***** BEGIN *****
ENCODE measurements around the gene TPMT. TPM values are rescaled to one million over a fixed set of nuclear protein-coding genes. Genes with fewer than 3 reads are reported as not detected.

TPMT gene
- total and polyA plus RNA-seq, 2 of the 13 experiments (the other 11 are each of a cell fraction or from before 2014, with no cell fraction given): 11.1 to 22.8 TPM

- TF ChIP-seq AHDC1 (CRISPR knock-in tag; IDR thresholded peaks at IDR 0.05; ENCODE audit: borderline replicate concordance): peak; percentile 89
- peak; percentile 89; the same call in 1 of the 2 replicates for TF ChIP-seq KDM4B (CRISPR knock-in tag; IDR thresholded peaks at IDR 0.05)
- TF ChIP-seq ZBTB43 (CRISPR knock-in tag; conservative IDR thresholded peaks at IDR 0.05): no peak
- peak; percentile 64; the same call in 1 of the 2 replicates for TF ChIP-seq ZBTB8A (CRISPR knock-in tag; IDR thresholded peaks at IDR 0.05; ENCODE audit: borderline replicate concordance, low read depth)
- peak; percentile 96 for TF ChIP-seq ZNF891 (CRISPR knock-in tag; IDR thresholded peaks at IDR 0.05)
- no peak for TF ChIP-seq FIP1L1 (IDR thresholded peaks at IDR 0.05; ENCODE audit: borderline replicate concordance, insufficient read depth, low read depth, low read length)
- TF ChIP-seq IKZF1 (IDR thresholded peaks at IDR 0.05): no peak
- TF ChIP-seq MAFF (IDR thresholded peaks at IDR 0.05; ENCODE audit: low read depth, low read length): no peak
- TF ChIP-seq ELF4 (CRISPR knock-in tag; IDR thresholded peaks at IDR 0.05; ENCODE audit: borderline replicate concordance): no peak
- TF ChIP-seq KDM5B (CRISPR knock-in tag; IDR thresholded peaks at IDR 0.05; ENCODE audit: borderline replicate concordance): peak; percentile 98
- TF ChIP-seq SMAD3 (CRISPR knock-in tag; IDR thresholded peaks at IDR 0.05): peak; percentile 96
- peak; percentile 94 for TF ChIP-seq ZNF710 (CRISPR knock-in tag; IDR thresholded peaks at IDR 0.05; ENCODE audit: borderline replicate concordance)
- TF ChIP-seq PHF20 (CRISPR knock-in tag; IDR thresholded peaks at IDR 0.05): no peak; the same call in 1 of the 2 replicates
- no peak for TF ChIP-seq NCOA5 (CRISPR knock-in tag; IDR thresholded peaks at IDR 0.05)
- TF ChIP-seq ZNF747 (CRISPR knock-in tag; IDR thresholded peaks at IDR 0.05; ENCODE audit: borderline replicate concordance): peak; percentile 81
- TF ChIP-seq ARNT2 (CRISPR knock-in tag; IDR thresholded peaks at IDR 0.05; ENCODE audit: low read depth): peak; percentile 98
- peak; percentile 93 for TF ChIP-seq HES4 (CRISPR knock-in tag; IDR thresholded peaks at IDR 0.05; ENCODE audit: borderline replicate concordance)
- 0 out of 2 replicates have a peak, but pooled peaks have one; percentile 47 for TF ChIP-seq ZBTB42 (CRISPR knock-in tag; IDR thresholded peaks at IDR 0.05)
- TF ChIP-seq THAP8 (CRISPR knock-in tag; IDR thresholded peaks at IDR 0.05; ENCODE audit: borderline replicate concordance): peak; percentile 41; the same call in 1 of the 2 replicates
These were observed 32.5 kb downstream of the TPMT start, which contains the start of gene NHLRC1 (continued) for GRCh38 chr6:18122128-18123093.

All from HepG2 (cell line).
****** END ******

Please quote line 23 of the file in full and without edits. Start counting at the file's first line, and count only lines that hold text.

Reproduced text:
These were observed 32.5 kb downstream of the TPMT start, which contains the start of gene NHLRC1 (continued) for GRCh38 chr6:18122128-18123093.